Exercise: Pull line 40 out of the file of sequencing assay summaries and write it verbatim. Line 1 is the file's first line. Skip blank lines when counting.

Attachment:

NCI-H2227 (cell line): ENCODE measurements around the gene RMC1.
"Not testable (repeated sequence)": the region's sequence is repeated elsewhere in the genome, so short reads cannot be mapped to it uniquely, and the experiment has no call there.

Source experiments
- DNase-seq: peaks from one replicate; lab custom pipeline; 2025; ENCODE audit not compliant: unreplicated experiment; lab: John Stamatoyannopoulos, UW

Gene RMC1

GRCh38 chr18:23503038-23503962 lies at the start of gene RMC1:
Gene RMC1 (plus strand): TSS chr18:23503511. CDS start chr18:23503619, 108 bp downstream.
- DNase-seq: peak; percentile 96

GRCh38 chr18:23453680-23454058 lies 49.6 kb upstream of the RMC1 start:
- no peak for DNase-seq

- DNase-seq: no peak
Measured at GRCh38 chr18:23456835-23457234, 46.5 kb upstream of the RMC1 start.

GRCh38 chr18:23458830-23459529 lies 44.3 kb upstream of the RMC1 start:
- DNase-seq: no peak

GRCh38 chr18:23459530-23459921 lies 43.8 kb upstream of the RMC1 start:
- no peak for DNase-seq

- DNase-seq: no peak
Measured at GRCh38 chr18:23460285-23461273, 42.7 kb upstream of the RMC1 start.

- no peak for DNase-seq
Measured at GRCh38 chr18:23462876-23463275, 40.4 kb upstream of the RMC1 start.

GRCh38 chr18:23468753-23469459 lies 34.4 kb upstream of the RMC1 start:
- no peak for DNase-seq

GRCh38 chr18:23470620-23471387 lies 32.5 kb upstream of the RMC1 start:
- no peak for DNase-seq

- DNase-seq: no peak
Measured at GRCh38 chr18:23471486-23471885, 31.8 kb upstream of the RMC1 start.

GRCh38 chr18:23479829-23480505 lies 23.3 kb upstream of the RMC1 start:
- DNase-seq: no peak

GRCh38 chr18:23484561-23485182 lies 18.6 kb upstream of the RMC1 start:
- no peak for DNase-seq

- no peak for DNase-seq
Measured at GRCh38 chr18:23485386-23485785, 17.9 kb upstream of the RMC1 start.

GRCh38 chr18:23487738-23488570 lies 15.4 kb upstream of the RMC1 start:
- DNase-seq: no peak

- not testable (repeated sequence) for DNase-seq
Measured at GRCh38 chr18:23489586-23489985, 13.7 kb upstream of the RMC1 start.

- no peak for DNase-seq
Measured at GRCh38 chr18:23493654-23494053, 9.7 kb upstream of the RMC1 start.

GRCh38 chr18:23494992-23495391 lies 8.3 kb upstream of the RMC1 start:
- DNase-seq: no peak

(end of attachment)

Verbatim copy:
- DNase-seq: no peak